Pandemic BI Bills Pose Existential Threat to Insurance Industry: Best
May 11, 2020
Legislation that would nullify business interruption (BI) exclusions in existing US insurance policies would pose an existential threat to property-casualty insurers, according to a recent commentary from AM Best.
The rating agency noted that, in the United States, most commercial insurance policies—even those covering business interruption—exclude losses caused by communicable diseases or viruses. Many federal and state legislators are currently considering legislation that would force insurers to pay COVID-19-related business interruption losses, however.
In the May 5, 2020, Best's Commentary, titled "Legislation To Nullify BI Exclusions Poses Existential Threat to P/C Insurers," AM Best said that, if enacted, such bills "would have grave implications for the viability of the property/casualty insurance segment.
"This legislation would not only deplete the industry's capital and surplus, but very likely also lead to widespread insolvencies," Best said. "The effects of this legislation would most assuredly dampen the flow of capital to the industry, and affect pricing, the availability of reinsurance, and confidence in contract terms for years to come."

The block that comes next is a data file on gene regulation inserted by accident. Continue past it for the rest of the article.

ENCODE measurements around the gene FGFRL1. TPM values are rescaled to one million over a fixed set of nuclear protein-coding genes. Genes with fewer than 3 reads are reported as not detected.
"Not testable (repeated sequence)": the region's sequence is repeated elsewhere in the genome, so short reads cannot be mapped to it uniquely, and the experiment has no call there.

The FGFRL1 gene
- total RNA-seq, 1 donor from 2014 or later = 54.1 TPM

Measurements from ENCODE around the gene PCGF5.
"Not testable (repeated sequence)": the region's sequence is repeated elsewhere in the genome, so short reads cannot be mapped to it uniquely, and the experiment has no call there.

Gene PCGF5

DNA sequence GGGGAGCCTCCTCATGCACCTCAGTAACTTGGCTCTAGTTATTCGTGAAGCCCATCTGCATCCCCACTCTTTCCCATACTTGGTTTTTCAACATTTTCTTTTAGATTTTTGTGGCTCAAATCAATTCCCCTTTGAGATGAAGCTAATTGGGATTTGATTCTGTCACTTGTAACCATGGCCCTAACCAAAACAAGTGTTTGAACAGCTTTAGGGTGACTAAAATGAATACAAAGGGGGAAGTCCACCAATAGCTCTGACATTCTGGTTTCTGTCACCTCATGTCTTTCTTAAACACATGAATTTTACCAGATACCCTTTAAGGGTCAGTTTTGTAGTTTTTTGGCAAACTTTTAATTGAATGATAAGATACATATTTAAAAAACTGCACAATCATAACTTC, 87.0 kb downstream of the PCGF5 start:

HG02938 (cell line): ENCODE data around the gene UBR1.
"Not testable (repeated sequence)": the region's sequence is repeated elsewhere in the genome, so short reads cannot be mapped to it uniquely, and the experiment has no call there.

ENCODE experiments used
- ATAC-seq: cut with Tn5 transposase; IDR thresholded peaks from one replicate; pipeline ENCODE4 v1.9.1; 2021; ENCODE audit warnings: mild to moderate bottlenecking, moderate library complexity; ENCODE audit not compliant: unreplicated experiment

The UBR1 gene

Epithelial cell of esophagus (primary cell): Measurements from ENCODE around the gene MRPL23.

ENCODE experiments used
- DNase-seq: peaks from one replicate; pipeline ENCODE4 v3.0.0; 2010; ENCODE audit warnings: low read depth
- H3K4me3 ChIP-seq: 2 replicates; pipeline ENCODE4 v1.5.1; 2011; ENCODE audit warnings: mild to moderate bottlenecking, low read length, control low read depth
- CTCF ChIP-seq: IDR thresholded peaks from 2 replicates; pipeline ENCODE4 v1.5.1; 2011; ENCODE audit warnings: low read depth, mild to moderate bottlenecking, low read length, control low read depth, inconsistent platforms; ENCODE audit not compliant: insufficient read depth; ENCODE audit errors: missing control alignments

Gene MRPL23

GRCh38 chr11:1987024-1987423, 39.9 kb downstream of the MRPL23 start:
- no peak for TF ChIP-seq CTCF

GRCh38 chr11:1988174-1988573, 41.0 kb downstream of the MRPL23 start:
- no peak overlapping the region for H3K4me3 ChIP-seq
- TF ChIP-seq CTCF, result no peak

Best said that the interpretation of some clauses in existing BI policies will likely be determined in court, with insurers and policyholders contesting broad interpretation of policy language that could result in unintended coverage. "We expect numerous, protracted, and expensive legal battles especially regarding interpretation of contract terms such as property damage and civil authority coverage," Best said.
Thus far, seven states have filed bills that would require insurers to pay BI coverage, regardless of whether pandemics were covered under the policy terms, Best said. Most of those states contemplate coverage for businesses with fewer than 150 employees—a New York bill puts the limit at 250. Best said the impact of such legislation on the property-casualty industry would be "catastrophic," compromising insurers' ability to meet other obligations.
May 11, 2020